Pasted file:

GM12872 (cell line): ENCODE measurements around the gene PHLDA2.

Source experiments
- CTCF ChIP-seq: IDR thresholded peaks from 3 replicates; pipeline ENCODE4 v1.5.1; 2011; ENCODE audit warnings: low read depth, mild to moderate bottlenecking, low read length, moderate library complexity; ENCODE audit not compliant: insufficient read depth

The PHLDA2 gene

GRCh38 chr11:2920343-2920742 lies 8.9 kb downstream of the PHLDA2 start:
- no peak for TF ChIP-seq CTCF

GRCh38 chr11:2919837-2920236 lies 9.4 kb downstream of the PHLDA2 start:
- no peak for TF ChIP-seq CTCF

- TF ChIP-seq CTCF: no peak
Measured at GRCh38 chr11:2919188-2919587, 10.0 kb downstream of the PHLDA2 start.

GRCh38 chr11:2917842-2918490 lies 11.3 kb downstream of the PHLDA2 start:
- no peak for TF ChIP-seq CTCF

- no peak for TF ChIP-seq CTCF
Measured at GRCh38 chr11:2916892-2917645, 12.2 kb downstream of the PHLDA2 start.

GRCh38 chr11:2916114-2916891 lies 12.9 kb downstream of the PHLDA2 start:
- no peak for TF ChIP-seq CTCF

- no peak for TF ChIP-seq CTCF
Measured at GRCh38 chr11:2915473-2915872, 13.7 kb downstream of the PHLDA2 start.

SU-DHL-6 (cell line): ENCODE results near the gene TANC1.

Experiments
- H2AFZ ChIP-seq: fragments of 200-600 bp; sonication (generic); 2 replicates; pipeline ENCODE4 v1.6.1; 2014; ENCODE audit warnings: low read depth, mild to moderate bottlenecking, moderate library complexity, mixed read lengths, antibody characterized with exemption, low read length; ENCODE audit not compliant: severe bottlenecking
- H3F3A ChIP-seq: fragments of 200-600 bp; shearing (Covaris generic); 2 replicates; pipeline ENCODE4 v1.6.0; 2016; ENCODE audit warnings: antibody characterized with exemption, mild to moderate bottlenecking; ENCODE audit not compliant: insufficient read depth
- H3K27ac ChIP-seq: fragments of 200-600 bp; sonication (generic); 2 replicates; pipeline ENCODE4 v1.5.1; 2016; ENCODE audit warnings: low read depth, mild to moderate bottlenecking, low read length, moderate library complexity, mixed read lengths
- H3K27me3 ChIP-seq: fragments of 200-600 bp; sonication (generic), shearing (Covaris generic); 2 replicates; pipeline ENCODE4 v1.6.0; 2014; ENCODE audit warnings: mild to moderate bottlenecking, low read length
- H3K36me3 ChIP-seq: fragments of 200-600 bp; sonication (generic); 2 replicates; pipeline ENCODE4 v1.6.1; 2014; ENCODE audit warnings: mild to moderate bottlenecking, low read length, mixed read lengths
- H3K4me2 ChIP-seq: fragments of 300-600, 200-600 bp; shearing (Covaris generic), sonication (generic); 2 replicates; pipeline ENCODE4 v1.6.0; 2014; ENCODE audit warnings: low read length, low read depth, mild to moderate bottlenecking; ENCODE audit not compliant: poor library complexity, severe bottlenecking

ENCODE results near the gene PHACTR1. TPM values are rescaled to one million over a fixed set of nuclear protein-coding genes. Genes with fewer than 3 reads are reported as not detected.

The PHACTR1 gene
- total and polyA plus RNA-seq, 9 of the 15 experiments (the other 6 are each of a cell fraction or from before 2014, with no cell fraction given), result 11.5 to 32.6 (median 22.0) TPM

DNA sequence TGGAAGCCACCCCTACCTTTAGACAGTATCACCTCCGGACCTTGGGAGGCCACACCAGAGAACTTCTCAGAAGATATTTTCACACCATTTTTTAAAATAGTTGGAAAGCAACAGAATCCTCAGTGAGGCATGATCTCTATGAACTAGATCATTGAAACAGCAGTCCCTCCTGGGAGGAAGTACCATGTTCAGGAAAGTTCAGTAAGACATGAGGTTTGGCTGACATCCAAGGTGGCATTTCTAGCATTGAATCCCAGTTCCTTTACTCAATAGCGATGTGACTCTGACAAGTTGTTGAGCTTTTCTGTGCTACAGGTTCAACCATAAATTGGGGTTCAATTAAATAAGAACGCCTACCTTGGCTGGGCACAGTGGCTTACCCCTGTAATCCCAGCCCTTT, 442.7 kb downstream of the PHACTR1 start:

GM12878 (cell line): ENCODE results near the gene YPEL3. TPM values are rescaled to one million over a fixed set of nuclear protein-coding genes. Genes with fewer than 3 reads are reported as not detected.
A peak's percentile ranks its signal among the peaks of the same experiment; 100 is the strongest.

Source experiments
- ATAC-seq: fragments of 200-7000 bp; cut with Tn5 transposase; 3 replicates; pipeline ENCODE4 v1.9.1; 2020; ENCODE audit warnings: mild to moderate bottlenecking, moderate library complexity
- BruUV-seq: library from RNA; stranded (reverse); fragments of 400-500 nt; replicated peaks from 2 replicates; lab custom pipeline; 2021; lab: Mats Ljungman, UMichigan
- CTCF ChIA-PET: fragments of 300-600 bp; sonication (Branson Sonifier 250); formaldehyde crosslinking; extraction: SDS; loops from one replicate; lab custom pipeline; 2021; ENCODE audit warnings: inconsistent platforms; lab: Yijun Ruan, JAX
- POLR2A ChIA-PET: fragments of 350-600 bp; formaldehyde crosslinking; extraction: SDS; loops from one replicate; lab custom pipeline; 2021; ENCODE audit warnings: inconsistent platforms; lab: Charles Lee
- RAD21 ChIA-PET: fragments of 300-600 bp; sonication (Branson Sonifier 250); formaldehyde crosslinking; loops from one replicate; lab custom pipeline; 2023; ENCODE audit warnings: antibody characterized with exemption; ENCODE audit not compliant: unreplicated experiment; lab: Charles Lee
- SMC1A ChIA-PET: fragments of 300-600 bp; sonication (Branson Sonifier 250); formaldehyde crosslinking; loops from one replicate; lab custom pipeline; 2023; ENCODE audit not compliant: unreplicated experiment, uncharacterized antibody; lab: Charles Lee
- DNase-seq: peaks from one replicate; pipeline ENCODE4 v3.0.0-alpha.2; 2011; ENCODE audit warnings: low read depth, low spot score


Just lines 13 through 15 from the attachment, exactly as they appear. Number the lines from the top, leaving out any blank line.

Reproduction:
- no peak for TF ChIP-seq CTCF
Measured at GRCh38 chr11:2916892-2917645, 12.2 kb downstream of the PHLDA2 start.

GRCh38 chr11:2916114-2916891 lies 12.9 kb downstream of the PHLDA2 start: